The Paradox of Community

“One can see that insiders are caught in the paradox of community: The
same cultural vocabulary that undermines community is simultaneously that
community's idiom of self-affirmation” (Greenhouse, et al. 175). In Law and
Community, David M. Engel explores how ordinary people in a small, rural,
Illinois town perceive the law, courts, litigants, and community. By analyzing
the legal practices and relations in Sander County, it is evident that law and
the courts play a central role in the processes of making and unmaking
communities. Furthermore, this study illustrates how such manifestations,
reflections of the “insider's” ideology, fail to live up to the promises for “
law” in our society.
In the 1970s, Sander County was undergoing great social and economic
changes. Agriculture, a central part of life for most residents, became more
mechanized and a few large manufacturing plants opened, bringing in “quite a
number of a certain element” Sander County had “never had before” (29). Long-
time residents, worried about change, express what they believe to be “the new
role of laws and the courts in the local and national society“ (1).
Though personal injury litigation rates are lower in Sander County than
other major types of litigation, a norm of aversion towards this legal discourse
is evident throughout the majority of the community. Those who enforce personal
injury claims are viewed by fellow residents as greedy, selfish, and “quick to
sue.” Litigation is portrayed as weakening the collective values personified in
the law as a means of turning the law against the community to make an “easy
buck” (144). Even highly respected members of the community are criticized for
making personal injury claims. For example, a minister filed a suit after
slipping and falling at a school. A local observer commented by saying there
are “a lot of people who are resentful for it, because...he chose to sue” (28).
The long-time residents of Sander County were experiencing a prevalent sense of
a collapse in the conventional dependencies and exchanges that had typified life
in Sander County. Understandings of personal injury claims are largely shaped
by these societal transformations as the local populace encounters them and also
by the notion that traditional relationships in the community were progressively
falling apart (30). These changes threaten Sander County's sense of community.
This manifests in the frequent condemnation of personal injury claims.
Sander County values an individualism that emphasizes self-sufficiency
and personal responsibility rather than a rights-oriented individualism. To be
a part of the community, an insider must embrace the reality that one's concerns
are “not entirely one's own,” that one's wants are linked to the wants of others
(123). Pursuing a claim against someone else because of a personal injury is “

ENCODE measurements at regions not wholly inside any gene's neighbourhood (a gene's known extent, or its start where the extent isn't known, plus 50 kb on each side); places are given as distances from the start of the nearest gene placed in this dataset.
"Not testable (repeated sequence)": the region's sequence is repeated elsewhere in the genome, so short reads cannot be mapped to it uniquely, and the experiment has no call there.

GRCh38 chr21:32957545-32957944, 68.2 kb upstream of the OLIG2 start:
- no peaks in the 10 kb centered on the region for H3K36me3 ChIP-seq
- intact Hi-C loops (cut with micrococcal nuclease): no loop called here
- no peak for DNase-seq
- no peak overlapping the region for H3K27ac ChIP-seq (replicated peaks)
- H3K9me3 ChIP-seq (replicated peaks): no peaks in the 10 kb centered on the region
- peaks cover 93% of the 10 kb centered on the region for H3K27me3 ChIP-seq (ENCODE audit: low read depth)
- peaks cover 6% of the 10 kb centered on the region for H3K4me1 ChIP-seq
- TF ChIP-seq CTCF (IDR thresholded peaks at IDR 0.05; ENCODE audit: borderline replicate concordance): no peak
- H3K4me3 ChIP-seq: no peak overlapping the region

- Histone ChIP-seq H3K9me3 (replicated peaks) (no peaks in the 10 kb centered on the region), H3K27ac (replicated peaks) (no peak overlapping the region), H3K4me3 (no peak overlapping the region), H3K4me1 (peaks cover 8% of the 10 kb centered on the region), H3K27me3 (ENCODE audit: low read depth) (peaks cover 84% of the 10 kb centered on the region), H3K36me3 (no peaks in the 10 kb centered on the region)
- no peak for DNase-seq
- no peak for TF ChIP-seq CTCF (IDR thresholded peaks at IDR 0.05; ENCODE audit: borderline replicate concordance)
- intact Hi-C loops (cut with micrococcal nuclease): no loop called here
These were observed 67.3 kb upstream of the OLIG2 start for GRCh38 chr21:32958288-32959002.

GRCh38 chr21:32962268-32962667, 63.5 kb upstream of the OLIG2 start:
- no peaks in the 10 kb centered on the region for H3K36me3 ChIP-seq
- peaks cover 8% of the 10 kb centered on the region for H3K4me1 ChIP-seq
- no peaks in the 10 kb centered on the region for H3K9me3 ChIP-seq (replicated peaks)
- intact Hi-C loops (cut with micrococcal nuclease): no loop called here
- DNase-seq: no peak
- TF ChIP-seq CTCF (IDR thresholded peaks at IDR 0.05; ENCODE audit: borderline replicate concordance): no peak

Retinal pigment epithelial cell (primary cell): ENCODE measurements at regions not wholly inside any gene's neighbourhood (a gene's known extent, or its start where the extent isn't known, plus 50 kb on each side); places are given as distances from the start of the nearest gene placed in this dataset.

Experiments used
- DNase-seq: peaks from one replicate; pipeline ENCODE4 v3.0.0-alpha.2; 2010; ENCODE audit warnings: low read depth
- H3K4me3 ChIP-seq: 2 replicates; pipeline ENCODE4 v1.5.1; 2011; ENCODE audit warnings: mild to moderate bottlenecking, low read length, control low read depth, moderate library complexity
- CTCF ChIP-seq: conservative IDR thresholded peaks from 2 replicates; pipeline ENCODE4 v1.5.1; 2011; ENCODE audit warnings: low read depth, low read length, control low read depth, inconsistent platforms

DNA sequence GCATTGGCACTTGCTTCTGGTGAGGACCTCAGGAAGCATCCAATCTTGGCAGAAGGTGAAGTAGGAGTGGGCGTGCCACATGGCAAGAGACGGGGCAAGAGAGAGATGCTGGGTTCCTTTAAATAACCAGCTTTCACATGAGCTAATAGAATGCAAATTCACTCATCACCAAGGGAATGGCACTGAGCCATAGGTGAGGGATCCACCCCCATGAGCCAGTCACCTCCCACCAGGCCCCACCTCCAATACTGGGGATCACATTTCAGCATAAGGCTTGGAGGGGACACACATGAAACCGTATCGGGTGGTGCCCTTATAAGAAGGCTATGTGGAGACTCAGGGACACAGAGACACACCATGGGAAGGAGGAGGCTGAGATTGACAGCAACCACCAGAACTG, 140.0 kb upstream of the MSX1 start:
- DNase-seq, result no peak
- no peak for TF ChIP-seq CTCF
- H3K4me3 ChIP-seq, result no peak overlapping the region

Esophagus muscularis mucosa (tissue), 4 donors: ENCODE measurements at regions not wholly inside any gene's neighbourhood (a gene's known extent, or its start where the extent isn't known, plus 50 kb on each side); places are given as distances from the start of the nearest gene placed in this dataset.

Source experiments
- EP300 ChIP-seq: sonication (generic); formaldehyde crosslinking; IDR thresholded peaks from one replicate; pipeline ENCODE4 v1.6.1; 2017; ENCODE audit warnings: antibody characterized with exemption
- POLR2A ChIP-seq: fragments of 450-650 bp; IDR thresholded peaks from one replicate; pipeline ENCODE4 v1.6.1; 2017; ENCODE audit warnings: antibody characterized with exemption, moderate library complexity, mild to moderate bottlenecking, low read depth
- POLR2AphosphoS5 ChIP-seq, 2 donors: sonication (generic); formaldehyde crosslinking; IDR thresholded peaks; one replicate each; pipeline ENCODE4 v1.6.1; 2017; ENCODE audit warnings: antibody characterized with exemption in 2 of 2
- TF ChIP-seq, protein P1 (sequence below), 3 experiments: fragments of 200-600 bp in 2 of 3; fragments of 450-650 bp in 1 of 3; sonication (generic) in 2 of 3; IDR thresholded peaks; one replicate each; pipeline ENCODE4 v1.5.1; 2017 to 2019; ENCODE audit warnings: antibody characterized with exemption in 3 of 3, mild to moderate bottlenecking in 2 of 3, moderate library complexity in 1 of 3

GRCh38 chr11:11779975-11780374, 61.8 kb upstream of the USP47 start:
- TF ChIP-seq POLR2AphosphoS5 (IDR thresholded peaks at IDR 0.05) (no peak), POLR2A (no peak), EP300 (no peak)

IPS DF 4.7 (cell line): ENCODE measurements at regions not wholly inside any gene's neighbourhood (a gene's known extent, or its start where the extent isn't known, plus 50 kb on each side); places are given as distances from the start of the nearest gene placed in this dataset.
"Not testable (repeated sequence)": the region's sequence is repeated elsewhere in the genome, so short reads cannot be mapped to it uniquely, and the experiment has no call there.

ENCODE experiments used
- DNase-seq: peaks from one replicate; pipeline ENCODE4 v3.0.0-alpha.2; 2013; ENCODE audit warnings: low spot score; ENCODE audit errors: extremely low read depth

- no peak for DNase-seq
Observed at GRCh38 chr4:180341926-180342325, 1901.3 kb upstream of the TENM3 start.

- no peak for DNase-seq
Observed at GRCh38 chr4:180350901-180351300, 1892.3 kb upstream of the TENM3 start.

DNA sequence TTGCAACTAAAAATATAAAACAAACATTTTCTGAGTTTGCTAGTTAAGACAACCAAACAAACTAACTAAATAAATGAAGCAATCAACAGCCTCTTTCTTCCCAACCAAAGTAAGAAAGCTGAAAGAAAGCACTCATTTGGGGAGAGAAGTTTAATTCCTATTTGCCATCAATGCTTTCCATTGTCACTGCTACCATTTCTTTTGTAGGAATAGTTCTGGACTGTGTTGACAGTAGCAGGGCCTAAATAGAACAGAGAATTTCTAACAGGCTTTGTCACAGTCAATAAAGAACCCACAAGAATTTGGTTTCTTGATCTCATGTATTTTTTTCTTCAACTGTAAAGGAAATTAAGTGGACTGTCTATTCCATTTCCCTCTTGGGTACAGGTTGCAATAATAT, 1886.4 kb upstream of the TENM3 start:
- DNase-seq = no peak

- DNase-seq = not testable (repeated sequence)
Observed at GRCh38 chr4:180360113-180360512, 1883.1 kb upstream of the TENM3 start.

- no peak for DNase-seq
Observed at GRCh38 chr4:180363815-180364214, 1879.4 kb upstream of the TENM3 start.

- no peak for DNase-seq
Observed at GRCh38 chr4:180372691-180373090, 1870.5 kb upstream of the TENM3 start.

an attempt to escape responsibility for one's own actions” (33). The wide-
spread notion here is that the victims probably could have prevented the injury
if they were more careful. This strong sense of self-reliance also stems from
their perceptions of money. The people of Sander County, many of them farmers,
work long and hard hours for their money. Dramatizing one's ill fortunes is not
a legitimate means of acquiring it. As a rather close-knit community, the
residents are well acquainted with each other and interact frequently if not on
a daily basis. Pursuing a personal injury claim is not only atypical but rather
awkward for the plaintiff since it is highly probable that he or she knows the
defendant. This community pressure keeps the majority of the people from
pursuing litigation for personal injuries. For example, a woman who lost her
child in a car accident, influenced by community pressure, failed to file a
claim. Instead, she settled for $12,000 (35). Wronged individuals usually
react to injuries without litigation. They do so either because they do not
regard the issue as a contention with another person or because association in
an insular society hinders them from maintaining an assertion that is socially
Even the lawyers of Sander County, whose professional role is to assert
claims on behalf of plaintiffs, share the indigenous partiality to criticize
those who advance personal injury claims. “A lot of people are more conducive
to settlement here,” says a local attorney, “because they are attempting to be
fair as opposed to making a fast buck” (38). Of the small handful of personal
injury cases that make it all the way to Sander County Court, most have a common
trait: The participants are divided by either a geographic or cultural stretch
that cannot be spanned by any means bereft of litigation (40). If retort
embracing the